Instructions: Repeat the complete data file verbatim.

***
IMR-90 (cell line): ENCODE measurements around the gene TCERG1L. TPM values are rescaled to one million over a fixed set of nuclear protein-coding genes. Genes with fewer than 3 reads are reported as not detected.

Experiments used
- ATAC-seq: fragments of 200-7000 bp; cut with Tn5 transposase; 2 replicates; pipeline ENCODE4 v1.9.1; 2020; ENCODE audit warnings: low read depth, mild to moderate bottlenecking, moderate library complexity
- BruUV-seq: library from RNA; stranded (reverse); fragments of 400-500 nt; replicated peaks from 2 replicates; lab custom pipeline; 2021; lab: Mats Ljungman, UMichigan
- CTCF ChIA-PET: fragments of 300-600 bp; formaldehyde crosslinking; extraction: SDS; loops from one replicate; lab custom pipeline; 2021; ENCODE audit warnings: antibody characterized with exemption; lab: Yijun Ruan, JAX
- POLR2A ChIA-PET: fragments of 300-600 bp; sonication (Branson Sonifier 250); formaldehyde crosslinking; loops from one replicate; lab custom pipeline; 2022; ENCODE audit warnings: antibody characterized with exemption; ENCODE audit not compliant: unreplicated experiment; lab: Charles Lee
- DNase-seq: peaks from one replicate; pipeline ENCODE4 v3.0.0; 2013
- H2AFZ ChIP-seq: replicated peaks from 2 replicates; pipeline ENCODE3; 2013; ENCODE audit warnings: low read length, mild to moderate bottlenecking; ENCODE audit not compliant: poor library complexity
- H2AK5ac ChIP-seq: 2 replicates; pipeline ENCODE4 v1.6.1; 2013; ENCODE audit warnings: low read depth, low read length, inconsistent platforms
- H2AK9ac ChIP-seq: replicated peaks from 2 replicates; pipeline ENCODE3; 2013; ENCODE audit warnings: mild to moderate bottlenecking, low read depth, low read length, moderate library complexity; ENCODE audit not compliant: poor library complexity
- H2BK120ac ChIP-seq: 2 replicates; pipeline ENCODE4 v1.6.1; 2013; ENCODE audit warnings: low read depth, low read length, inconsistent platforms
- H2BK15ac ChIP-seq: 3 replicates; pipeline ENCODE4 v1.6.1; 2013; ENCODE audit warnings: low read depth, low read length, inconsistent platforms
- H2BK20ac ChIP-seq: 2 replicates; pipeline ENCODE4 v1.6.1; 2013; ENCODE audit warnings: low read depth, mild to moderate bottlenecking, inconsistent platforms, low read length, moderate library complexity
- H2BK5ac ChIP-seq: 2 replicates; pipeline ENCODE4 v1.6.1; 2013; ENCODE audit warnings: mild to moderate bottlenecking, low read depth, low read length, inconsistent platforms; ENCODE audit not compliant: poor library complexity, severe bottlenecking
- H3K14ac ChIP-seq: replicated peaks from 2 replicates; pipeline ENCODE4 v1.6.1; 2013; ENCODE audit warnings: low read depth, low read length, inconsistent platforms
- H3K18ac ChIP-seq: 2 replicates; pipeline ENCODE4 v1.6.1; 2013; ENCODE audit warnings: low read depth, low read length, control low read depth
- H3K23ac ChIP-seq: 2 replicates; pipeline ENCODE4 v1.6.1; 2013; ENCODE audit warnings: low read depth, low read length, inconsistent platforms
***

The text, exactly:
IMR-90 (cell line): ENCODE measurements around the gene TCERG1L. TPM values are rescaled to one million over a fixed set of nuclear protein-coding genes. Genes with fewer than 3 reads are reported as not detected.

Experiments used
- ATAC-seq: fragments of 200-7000 bp; cut with Tn5 transposase; 2 replicates; pipeline ENCODE4 v1.9.1; 2020; ENCODE audit warnings: low read depth, mild to moderate bottlenecking, moderate library complexity
- BruUV-seq: library from RNA; stranded (reverse); fragments of 400-500 nt; replicated peaks from 2 replicates; lab custom pipeline; 2021; lab: Mats Ljungman, UMichigan
- CTCF ChIA-PET: fragments of 300-600 bp; formaldehyde crosslinking; extraction: SDS; loops from one replicate; lab custom pipeline; 2021; ENCODE audit warnings: antibody characterized with exemption; lab: Yijun Ruan, JAX
- POLR2A ChIA-PET: fragments of 300-600 bp; sonication (Branson Sonifier 250); formaldehyde crosslinking; loops from one replicate; lab custom pipeline; 2022; ENCODE audit warnings: antibody characterized with exemption; ENCODE audit not compliant: unreplicated experiment; lab: Charles Lee
- DNase-seq: peaks from one replicate; pipeline ENCODE4 v3.0.0; 2013
- H2AFZ ChIP-seq: replicated peaks from 2 replicates; pipeline ENCODE3; 2013; ENCODE audit warnings: low read length, mild to moderate bottlenecking; ENCODE audit not compliant: poor library complexity
- H2AK5ac ChIP-seq: 2 replicates; pipeline ENCODE4 v1.6.1; 2013; ENCODE audit warnings: low read depth, low read length, inconsistent platforms
- H2AK9ac ChIP-seq: replicated peaks from 2 replicates; pipeline ENCODE3; 2013; ENCODE audit warnings: mild to moderate bottlenecking, low read depth, low read length, moderate library complexity; ENCODE audit not compliant: poor library complexity
- H2BK120ac ChIP-seq: 2 replicates; pipeline ENCODE4 v1.6.1; 2013; ENCODE audit warnings: low read depth, low read length, inconsistent platforms
- H2BK15ac ChIP-seq: 3 replicates; pipeline ENCODE4 v1.6.1; 2013; ENCODE audit warnings: low read depth, low read length, inconsistent platforms
- H2BK20ac ChIP-seq: 2 replicates; pipeline ENCODE4 v1.6.1; 2013; ENCODE audit warnings: low read depth, mild to moderate bottlenecking, inconsistent platforms, low read length, moderate library complexity
- H2BK5ac ChIP-seq: 2 replicates; pipeline ENCODE4 v1.6.1; 2013; ENCODE audit warnings: mild to moderate bottlenecking, low read depth, low read length, inconsistent platforms; ENCODE audit not compliant: poor library complexity, severe bottlenecking
- H3K14ac ChIP-seq: replicated peaks from 2 replicates; pipeline ENCODE4 v1.6.1; 2013; ENCODE audit warnings: low read depth, low read length, inconsistent platforms
- H3K18ac ChIP-seq: 2 replicates; pipeline ENCODE4 v1.6.1; 2013; ENCODE audit warnings: low read depth, low read length, control low read depth
- H3K23ac ChIP-seq: 2 replicates; pipeline ENCODE4 v1.6.1; 2013; ENCODE audit warnings: low read depth, low read length, inconsistent platforms